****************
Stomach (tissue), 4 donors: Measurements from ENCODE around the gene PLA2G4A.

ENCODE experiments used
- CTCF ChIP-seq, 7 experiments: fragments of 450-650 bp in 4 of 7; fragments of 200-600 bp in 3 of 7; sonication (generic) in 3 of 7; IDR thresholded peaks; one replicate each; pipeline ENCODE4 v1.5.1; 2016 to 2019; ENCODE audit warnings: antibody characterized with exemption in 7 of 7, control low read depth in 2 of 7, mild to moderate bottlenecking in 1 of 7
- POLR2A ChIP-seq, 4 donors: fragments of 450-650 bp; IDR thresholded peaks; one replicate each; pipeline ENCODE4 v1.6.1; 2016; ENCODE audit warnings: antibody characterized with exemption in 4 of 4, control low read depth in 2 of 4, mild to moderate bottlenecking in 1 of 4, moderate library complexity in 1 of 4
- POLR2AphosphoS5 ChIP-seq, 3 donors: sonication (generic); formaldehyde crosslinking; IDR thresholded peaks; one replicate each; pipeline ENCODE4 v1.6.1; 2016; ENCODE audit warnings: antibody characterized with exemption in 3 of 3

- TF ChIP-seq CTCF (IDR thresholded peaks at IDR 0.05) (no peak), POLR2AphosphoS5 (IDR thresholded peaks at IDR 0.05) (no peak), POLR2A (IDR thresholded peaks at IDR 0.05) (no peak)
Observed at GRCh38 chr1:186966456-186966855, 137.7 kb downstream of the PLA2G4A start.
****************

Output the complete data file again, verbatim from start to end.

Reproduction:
Stomach (tissue), 4 donors: Measurements from ENCODE around the gene PLA2G4A.

ENCODE experiments used
- CTCF ChIP-seq, 7 experiments: fragments of 450-650 bp in 4 of 7; fragments of 200-600 bp in 3 of 7; sonication (generic) in 3 of 7; IDR thresholded peaks; one replicate each; pipeline ENCODE4 v1.5.1; 2016 to 2019; ENCODE audit warnings: antibody characterized with exemption in 7 of 7, control low read depth in 2 of 7, mild to moderate bottlenecking in 1 of 7
- POLR2A ChIP-seq, 4 donors: fragments of 450-650 bp; IDR thresholded peaks; one replicate each; pipeline ENCODE4 v1.6.1; 2016; ENCODE audit warnings: antibody characterized with exemption in 4 of 4, control low read depth in 2 of 4, mild to moderate bottlenecking in 1 of 4, moderate library complexity in 1 of 4
- POLR2AphosphoS5 ChIP-seq, 3 donors: sonication (generic); formaldehyde crosslinking; IDR thresholded peaks; one replicate each; pipeline ENCODE4 v1.6.1; 2016; ENCODE audit warnings: antibody characterized with exemption in 3 of 3

- TF ChIP-seq CTCF (IDR thresholded peaks at IDR 0.05) (no peak), POLR2AphosphoS5 (IDR thresholded peaks at IDR 0.05) (no peak), POLR2A (IDR thresholded peaks at IDR 0.05) (no peak)
Observed at GRCh38 chr1:186966456-186966855, 137.7 kb downstream of the PLA2G4A start.